Swiss Design beyond Müller-Brockmann: Billy Ben

Posted on November 18th, by Lope Gutiérrez-Ruiz in Features. 1 Comment

Billy001-pinpong2Born in Fribourg and designer from the cradle, Bénédict M. Rohrer [ a.k.a. Billy Ben ] is much more than your average line-drawing, typeface-choosing feller. To this team of Gophers, he’s a character that pops up regularly when we are on the lookout for music:  Records, flyers, concert posters, dj booths and booklets recurrently carry his name on their backs, tempting us -free wheelin’ e-mailers- to contact him.  This temptation proved too strong and we just went for it with B. It took twelve e-mails and glossom-mails back and forth between Caracas, Rio and Fribourg to finish this questionnaire and as we suspected it ended being a interview that was equal parts design and music. Billy not only has ability for multiplicity in the field of design, he also has an awesome taste for beats.

1 – Let’s start at the beginning: Tell us about your upbringing in Lausanne? When and how did you become be interested in graphic design? Why of all places, Fribourg?

Fribourg is the town I grew up in. Lausanne was the place where I studied graphic design, at Ecal [ École Cantonale d’Art de Lausanne ]. That is why I came back to Fribourg. Before studying graphic design, I made an apprenticeship as an architectural drawer, planning on studying architecture afterwards. After my apprenticeship I got more and more interested in graphic design, the more two dimensional aspect of “arranging” and creating space. I also started to make flyers and posters for events that some friends and me organized. Then I went to visit an art school where a good friend of mine was studying industrial design, and I really liked the atmosphere and the school. Fribourg is a place where I feel good, surrounded by friends and cozy places. I now share my office with 8 other people; we have a big open space that used to be an industrial hall for the local electricity company. There is a silkscreen printer, an illustrator, another graphic design agency, a web designer and an IT guy. Together we created the “YEAH Creative Partners” sharing space and time.

2 – Tell us a little about your professional career: What was your first design job? What studios / clients have you worked for / with?

My very first design jobs where as mentioned above – flyers and posters for parties. My first series of design jobs must have been concert posters done in 2004 / 2005 for a client I still work for now, the local concert hall Fri-Son. The Bern-based Büro Destruct was doing all the programs and posters for Fri-Son, and I basically took over after them. Other clients are Couleur 3 -a Swiss public radio station from the French part of Switzerland- the Paris-based Gallerie Lovenbruck, Creaked Records, Squirrelgirl Records, Belluard Bollwerk Int… At the beginning I still worked 50% as an architectural drawer besides running my studio, this was a financial solution. Now I only work in my own studio, this is why I am actually looking to find some new clients :) Anyone?


3 – What design project are you most proud of?

That would be a Newspaper I made for Fri-Son during one concert season in 2006-2007, in which Lauris Paulus and me collaborated to form MUSIK MACHT DICK. This endeavor was in conjunction with the Fri-Son newsletter that was published on a bimonthly basis. We worked completely independent and had full artistic direction. One third of the newspaper was actual information about concerts and bands, while the rest was open space for our artistic creation. This publication was sent to households without additional packaging. You can see it on my website, as most of the other stuff.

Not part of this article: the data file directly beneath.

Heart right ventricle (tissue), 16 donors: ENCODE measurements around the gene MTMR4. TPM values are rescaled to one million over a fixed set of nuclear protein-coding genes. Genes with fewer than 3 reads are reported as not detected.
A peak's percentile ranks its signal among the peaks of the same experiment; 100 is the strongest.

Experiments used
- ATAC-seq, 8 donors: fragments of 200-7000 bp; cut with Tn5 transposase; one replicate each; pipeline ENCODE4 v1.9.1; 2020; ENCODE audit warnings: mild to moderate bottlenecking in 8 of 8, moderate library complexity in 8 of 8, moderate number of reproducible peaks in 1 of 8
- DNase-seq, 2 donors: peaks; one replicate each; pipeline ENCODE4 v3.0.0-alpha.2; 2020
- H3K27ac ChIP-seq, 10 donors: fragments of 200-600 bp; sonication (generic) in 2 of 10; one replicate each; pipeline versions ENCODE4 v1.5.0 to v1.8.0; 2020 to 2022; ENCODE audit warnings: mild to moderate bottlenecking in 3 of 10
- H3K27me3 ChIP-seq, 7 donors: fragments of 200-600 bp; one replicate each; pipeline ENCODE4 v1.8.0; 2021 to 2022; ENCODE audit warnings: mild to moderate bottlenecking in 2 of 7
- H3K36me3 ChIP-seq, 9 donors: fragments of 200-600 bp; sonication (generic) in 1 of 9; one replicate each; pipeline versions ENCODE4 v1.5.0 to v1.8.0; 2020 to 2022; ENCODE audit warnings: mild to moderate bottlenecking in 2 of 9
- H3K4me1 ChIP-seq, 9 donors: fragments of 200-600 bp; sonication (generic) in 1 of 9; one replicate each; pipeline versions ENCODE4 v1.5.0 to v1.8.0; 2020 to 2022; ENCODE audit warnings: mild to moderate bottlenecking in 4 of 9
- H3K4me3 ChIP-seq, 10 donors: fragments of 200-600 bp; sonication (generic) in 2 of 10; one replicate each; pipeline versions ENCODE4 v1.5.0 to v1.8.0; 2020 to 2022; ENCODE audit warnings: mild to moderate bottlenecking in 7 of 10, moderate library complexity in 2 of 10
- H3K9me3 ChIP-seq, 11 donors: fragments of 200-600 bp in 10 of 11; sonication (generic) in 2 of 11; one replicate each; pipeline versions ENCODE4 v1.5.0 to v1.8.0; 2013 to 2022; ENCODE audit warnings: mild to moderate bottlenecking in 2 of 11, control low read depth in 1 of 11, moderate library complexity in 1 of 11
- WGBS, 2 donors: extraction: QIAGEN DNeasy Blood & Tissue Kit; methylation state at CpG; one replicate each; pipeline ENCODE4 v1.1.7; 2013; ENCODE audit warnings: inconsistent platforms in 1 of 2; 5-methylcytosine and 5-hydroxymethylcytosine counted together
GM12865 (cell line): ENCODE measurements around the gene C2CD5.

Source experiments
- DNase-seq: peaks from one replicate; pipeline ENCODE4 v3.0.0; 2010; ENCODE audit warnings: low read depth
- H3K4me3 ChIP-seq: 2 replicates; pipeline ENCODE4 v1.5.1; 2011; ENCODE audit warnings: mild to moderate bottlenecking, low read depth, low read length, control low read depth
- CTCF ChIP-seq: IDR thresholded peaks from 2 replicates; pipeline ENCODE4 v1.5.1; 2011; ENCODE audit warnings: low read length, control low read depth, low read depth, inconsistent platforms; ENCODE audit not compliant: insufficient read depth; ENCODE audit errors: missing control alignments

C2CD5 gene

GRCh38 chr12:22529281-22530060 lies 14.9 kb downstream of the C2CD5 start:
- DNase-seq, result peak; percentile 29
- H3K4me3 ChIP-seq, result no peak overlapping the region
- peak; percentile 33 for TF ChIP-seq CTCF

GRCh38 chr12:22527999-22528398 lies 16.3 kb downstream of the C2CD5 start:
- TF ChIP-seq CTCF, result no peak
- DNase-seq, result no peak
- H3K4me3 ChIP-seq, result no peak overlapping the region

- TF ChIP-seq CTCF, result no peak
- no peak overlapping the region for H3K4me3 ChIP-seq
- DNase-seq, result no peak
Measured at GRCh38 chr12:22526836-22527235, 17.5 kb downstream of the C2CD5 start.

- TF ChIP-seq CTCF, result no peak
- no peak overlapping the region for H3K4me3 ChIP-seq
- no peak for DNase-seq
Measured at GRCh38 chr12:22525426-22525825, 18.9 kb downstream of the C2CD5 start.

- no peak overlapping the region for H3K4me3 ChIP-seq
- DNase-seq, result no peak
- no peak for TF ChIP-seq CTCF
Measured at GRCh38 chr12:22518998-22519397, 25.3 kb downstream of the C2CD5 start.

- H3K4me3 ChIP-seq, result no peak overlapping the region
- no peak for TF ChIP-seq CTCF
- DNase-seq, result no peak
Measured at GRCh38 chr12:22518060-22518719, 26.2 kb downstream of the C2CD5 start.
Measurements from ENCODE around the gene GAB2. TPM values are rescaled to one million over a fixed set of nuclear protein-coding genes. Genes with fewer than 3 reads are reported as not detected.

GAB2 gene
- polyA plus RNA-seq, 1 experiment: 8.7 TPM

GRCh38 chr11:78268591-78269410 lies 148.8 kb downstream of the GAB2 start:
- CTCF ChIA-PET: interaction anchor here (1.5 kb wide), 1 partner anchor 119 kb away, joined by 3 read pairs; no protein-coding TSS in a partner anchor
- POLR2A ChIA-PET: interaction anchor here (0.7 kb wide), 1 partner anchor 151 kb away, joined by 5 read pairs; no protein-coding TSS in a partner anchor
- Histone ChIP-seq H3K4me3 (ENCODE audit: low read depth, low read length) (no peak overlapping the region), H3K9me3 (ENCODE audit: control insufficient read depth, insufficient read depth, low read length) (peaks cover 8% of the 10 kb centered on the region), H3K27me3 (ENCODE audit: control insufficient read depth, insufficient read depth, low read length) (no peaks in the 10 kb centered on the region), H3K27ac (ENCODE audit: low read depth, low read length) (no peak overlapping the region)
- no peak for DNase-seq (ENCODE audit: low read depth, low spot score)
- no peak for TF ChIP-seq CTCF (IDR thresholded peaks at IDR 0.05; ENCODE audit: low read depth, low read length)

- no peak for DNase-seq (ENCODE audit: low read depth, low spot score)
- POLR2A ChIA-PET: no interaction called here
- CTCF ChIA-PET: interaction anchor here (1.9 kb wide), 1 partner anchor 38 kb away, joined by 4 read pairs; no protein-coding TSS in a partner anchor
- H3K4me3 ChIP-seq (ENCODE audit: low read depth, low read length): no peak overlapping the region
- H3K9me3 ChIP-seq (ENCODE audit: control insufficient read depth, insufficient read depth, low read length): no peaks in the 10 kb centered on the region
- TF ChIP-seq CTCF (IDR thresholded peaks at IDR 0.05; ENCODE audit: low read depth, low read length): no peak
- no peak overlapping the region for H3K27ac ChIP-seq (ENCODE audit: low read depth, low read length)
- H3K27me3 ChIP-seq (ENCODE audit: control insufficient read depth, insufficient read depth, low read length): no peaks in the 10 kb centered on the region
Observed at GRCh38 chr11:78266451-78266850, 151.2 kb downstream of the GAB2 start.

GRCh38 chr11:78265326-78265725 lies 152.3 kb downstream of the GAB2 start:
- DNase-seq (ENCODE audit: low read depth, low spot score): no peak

4 – What about the most complex project you’ve done?

The most complex project would be the catalogue I made for the Gallerie Loevenbruck because I made this back in 2005 and I haven’t had much experience in the “real” world of graphic design. I had to work with the editors in Paris and this was very complex for me. Otherwise I think that every project is somehow complex.

5 – Your portfolio shows plenty of album covers, t-shirts and flyers. What is your relationship with music and fashion? On which platform do you feel the most comfortable: print, web, books, flyers, album covers?

Music takes a big part in my life, fashion also, but that is more because I need the clothes so as not to run around naked. Like when people say that without music they can’t live, well I have that too, but also with clothes :) My preferred platform is definitely print. I am looking forward to get more editorial projects to work on books or catalogues. I haven’t done many of them, and would really love to work on bigger projects like books. Also, the album cover is to me a perfect platform to express graphic thoughts, in relation with something as strong as text or images – the music.


6 – Annoying question 1: what is the thing about working as a Graphic Designer / Artist that annoys you the most?

Slow computers, cold hands, dried out markers, bad music in the background, adhesive tape that suddenly comes to the end, loud scanners, paperjam in the Xerox, late UPS, phonecalls that are way too long, getting to work too late, being stuck in a creative hole.


7 – What does a typical day of work look like for you? Where do you (usually) draw inspiration from?

Inspiration – I think – is everywhere all of the time. As a graphic designer I think the workday is not really on or off. It can be at any time that someone will have to write something down, or make a sketch. My typical workday starts with riding my bike to the office, having a creative morning, eating with my studio friends, and sometimes not knowing when to stop. (Ok, table tennis is a reason why sometimes we stay longer in the office). Often inspiration is generated through things that surround me, or I have deal with lately. I also work on old steel frame bicycles, I take them apart, get the frame repainted, and put them back together, either in fixies, singlespeeds or minimal roadbikes with a couple of speeds. That is also another place where I get inspiration, because it’s something completely different than graphic design, this helps me switch off – and actually helps me get new ideas at the same time. Kind of keeps the wheel turning.


8 – What are your feelings towards the label “Swiss Designer”? Do you feel like you’re a contemporary example of this kind of clean, grid-rigid design?